Theatre Pro Rata's 'Rocket Man' is a trip, but needs more time on Earth

Charles Gorrill

Charles Gorrill

If it's been a while since you've seen the movie, it's easy to forget how persistently melancholy It's a Wonderful Life is.

Rocket Man

The Crane Theater

The angel's intervention shows George Bailey what a difference he's made in Bedford Falls, but it doesn't send him on the world tour he was hoping for. Rocket Man pushes that scenario a step further, suggesting that contentment may prove elusive even for those who do achieve their dreams.

Steven Dietz's 1998 play is being staged by Theatre Pro Rata in a simple, almost austere production directed by Stuart Gates at the Crane Theater. The script is distinctive in its combination of an ambitious structure and its resolve to remain unresolved. If the play's time-bending, universe-hopping scope ultimately dilutes its emotional impact, it does keep your brain churning throughout.

Donny (Matt Wall) is a 43-year-old man whose ex-wife Rita (Rachel Austin) and their 16-year-old daughter Trisha (Anna Beth Baker) are taken aback to discover that he's strewn his possessions — and some of theirs — across his front lawn with a sign reading, "Here's my life. Make an offer." Donny is ready to take a trip, and although he's been studying up on astronomy, his true destination becomes increasingly clear.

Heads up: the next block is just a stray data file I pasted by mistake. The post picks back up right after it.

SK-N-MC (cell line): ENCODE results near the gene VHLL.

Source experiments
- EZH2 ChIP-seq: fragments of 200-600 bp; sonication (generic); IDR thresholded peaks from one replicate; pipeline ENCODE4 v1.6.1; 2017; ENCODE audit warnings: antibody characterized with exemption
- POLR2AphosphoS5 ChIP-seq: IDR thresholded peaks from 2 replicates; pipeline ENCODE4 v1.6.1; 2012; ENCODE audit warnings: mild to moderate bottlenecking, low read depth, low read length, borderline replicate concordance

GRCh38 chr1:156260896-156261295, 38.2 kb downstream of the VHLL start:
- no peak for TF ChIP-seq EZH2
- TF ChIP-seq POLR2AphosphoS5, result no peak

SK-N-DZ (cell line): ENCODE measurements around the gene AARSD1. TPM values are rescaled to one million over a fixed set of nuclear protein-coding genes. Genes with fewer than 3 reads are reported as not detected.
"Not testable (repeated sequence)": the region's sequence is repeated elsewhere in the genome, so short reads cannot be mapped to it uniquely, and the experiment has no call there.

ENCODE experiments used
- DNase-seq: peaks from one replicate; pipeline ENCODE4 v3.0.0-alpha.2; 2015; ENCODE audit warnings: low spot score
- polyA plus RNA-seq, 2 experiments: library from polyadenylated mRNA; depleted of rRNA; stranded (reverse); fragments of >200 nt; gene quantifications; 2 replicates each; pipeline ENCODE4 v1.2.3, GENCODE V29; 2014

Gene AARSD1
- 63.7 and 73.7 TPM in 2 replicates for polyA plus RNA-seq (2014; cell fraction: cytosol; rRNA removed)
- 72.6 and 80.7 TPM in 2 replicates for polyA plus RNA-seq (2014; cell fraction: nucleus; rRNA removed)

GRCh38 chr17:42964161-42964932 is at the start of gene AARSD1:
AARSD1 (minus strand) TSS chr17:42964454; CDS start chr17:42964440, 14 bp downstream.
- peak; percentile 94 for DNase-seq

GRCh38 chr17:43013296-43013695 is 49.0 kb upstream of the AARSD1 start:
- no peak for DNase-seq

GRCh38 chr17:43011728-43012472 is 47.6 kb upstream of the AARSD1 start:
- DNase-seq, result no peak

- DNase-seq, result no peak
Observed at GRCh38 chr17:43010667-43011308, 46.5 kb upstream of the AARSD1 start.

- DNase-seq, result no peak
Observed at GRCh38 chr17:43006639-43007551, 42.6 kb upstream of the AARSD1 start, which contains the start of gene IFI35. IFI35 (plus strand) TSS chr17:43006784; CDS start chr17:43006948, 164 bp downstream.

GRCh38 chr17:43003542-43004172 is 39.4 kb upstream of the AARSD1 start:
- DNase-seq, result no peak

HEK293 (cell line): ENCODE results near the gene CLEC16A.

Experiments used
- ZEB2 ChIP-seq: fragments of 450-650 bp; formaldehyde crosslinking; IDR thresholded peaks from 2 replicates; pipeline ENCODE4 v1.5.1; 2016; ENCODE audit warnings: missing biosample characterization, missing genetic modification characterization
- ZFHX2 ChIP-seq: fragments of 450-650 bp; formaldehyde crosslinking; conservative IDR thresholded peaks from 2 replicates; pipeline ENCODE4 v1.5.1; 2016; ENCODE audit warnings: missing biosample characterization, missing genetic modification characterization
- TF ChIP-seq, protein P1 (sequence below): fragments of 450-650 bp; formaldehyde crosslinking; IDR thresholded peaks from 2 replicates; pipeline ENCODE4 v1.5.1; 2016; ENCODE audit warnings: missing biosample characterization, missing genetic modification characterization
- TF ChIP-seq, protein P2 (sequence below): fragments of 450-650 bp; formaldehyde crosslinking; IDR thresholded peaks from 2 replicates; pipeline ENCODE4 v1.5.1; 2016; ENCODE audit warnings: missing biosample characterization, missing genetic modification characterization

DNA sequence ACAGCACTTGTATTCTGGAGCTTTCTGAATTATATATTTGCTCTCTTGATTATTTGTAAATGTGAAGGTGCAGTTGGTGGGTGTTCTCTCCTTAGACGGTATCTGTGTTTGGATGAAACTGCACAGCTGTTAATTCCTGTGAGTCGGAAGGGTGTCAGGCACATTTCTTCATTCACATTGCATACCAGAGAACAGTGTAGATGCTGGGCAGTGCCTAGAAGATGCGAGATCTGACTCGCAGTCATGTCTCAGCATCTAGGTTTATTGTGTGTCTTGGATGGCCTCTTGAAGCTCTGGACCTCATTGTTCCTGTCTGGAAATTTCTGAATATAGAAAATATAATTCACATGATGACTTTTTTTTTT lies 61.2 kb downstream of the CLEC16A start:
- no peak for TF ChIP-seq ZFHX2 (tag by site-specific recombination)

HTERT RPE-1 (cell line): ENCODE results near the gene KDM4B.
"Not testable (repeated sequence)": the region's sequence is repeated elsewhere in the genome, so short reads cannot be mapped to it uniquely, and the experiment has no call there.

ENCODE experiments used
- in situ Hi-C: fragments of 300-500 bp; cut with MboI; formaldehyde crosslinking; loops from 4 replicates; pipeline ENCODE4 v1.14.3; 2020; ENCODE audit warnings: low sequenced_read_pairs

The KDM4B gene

After intermission, we find ourselves in an entirely different time-space continuum. Without spoiling any of Dietz's carefully-laid surprises, suffice it to say that the Donny in this universe hasn't just made different choices, he's playing by entirely different rules. Is there any universe in which Donny can find peace?

Dietz packs a lot into this play: too much. A couple of supporting characters don't just fill out Donny's story, they have strange and underdeveloped dilemmas of their own. Louise (Shana Eisenberg) can't sleep, while Buck (Lanny Langston) thinks God is literally telling him to build an ark. There's also some world-building to be accomplished in the alternate universe, and a little dry satire of Clinton-era technology.

Bring a cup of coffee, and your thinking cap. This play takes some effort, in part because of its involved, unusual premise and in part because the dramatic stakes never really ratchet into place. The two acts are in a sense two separate, complementary plays, and when the scenario changes, we need to start nearly from scratch in understanding the characters' choices and their implications.

The cast are committed to this somewhat eccentric material, which involves tweaking their performances as they play different versions of the same characters. The play's most memorable moments come in the second act, as Trisha celebrates a 16th birthday with poignantly variant implications.

The show gets more traction from this Twilight Zone moment than from its romantic triangle or from its extended discussions of Donny's astral-themed landscape designs. The play also hints at unanswered questions of mental health: in many ways, this reads like a play about depression, but Dietz keeps Donny's woes on a theoretical plain, never quite bringing them down to earth.

Ultimately, Rocket Man feels like a two-hour thought experiment. If you're up for that, it's worth considering.